by Andrew DeCanniere
Last week, I had the opportunity to speak with local author Rebecca Makkai regarding her wonderful new short story collection, Music for Wartime (Viking, 2015). Read on to see what she had to say about how the collection of short stories came about, some of the short stories that make up this eminently readable collection, her book recommendations and much more.
UR Chicago Magazine: To begin at the beginning as they say, as far as the form itself goes, it’s fair to say that it’s a little bit of a departure from The Hundred-Year House or the book that preceded it [The Borrower], so I was wondering what the inspiration for Music for Wartime was and how it came about.
Rebecca Makkai: I’ve been working on these stories for 13 years, so it’s not like I suddenly switched from novels to short stories, and it really isn’t as if I wrote them all at once with one inspiration. So, it’s really hard to talk about inspiration as a whole, because we’re talking about 17 different stories and at least 17 different inspirations over the course of my writing career. I’d say that I was really excited when I realized the ways that the collection could come together. Originally, I was looking at a pile of unrelated stories and then I settled on the theme of music and war. It’s really a question of how we create art or beauty or order in a chaotic world. A lot of the stories already fit that theme, but I was able to fill in the gaps with a few additional stories, which I felt addressed that issue from a different angle that hadn’t already been represented.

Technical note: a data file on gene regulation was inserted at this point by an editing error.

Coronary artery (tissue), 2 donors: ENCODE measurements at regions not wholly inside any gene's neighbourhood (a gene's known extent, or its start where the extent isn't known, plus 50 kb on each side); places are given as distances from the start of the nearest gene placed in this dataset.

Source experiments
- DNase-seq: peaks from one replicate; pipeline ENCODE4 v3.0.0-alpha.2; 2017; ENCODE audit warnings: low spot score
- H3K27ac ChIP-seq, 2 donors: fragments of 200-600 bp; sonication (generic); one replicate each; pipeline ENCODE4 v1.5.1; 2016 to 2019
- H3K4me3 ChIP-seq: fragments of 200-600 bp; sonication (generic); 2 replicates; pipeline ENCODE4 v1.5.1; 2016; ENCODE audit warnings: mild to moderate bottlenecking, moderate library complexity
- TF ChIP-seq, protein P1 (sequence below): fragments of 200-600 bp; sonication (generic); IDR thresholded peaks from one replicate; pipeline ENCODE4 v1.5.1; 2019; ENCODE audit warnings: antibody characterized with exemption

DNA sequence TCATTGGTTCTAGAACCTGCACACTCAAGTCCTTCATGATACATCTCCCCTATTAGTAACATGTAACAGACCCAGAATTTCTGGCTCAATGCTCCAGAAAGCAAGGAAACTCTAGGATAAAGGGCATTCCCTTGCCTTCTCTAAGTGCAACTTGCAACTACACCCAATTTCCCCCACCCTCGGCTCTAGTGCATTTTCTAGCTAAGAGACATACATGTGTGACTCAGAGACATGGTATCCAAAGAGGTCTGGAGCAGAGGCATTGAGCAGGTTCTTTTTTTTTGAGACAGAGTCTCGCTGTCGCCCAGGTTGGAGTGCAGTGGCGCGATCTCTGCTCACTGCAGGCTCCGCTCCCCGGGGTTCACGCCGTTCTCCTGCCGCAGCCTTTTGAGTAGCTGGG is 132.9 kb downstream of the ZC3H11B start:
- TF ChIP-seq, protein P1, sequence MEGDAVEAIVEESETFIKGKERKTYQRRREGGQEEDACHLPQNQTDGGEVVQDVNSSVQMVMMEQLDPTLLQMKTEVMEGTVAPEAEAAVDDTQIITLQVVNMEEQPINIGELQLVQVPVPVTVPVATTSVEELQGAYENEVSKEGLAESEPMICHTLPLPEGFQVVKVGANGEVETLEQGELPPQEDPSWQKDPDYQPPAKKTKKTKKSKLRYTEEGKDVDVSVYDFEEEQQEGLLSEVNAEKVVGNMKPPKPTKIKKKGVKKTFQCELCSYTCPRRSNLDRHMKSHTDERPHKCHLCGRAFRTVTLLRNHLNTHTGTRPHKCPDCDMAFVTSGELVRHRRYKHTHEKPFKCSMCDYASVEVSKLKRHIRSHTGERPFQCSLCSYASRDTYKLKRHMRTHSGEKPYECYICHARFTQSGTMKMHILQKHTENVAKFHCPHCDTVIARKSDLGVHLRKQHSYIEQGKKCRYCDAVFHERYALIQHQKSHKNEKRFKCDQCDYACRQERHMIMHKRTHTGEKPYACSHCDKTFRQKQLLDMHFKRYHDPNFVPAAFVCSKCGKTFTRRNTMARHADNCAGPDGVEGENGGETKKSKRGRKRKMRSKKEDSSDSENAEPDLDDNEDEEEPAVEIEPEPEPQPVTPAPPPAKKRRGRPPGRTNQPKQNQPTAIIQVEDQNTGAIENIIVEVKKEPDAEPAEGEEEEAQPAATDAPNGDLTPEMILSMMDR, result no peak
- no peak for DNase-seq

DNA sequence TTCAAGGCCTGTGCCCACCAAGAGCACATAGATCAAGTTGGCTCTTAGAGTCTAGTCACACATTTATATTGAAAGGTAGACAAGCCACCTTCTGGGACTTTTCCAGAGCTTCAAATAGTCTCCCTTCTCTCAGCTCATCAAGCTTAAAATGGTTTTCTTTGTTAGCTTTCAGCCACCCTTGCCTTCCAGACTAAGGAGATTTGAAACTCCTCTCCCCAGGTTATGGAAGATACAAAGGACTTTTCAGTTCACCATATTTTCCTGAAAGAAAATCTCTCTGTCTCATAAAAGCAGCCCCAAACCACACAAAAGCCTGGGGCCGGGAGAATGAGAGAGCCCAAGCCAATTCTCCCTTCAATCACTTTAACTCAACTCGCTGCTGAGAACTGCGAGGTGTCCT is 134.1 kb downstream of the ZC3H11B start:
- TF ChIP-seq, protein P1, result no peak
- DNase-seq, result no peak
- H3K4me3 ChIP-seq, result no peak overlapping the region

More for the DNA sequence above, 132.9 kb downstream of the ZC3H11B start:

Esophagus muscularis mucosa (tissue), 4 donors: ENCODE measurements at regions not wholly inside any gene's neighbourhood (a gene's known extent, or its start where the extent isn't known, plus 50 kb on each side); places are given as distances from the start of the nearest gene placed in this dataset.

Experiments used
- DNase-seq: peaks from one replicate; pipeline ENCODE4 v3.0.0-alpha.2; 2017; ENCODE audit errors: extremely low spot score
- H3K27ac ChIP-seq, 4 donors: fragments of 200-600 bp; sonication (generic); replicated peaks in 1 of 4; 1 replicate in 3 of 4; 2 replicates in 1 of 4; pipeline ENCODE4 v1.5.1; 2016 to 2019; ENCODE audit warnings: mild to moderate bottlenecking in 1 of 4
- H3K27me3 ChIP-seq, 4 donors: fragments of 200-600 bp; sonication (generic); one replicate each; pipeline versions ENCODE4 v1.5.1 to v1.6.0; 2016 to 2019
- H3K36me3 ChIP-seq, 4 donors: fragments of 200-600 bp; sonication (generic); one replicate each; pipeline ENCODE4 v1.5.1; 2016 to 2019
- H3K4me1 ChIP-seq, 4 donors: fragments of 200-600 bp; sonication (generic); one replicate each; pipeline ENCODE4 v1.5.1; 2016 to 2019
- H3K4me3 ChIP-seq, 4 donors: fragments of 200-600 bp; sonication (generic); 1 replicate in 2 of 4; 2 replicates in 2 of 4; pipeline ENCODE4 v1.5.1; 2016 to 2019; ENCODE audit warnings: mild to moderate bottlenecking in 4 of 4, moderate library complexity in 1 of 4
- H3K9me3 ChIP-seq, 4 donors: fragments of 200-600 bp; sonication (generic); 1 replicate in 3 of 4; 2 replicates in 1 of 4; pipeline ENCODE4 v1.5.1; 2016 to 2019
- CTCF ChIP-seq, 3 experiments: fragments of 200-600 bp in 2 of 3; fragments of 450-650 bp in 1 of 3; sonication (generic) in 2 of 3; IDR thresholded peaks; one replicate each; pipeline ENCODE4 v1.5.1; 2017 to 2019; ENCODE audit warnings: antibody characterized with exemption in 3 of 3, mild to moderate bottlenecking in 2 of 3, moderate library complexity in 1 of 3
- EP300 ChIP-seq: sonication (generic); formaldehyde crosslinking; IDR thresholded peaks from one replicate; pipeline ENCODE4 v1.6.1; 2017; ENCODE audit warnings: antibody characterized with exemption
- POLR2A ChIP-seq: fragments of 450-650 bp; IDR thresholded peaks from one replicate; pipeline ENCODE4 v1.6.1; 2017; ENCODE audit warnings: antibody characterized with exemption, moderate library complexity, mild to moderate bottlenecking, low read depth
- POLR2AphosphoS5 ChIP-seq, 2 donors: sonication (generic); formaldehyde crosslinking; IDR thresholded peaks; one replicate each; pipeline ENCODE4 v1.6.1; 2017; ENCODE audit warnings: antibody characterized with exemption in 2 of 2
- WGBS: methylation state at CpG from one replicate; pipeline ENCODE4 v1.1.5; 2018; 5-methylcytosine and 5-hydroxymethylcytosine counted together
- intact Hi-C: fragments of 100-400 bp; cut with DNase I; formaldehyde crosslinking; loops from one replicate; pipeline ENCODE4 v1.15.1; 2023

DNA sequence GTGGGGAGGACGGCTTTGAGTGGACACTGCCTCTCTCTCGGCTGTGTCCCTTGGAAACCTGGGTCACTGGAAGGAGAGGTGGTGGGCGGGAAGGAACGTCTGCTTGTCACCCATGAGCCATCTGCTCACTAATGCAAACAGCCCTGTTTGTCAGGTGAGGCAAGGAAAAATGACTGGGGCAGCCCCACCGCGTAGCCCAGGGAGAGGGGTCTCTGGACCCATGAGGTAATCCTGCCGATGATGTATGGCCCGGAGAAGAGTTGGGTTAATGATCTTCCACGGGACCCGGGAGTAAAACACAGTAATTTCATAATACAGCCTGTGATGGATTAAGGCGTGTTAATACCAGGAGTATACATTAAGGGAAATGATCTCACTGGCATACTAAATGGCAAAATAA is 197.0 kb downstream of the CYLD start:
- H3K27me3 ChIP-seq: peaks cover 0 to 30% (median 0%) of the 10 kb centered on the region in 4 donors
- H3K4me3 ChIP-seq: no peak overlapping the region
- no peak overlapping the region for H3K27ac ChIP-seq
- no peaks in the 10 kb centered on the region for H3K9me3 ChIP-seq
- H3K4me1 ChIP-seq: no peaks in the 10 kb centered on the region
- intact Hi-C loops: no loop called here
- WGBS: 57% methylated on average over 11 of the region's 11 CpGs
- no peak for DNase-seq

UR: Which kind of addresses another one of the questions I had. I was wondering whether the book — or, more specifically, the overall themes of music and war — evolved organically or whether it came out of this preconceived notion that this is what it would be about.
RM: The oldest story that went into the collection is one that I wrote in 2002. It wasn’t until about 2012 or so that I started to see what the collection would be, and then I came up with the title for the collection, along with that central question or theme of how we make order out of chaos. Those were themes that existed already in quite a few of the stories, and it wasn’t a stretch then to write more stories fitting that theme, because that’s something that I think is a deep concern of most of my work. Cross was a story that I wrote because I felt like I really needed a story about an actual, working musician in a collection that was so much about music and the arts. Both the first and last stories, and the three family legends that are sprinkled throughout, are stories that I wrote specifically for the collection, in order to give it more of a shape and highlight some of those themes.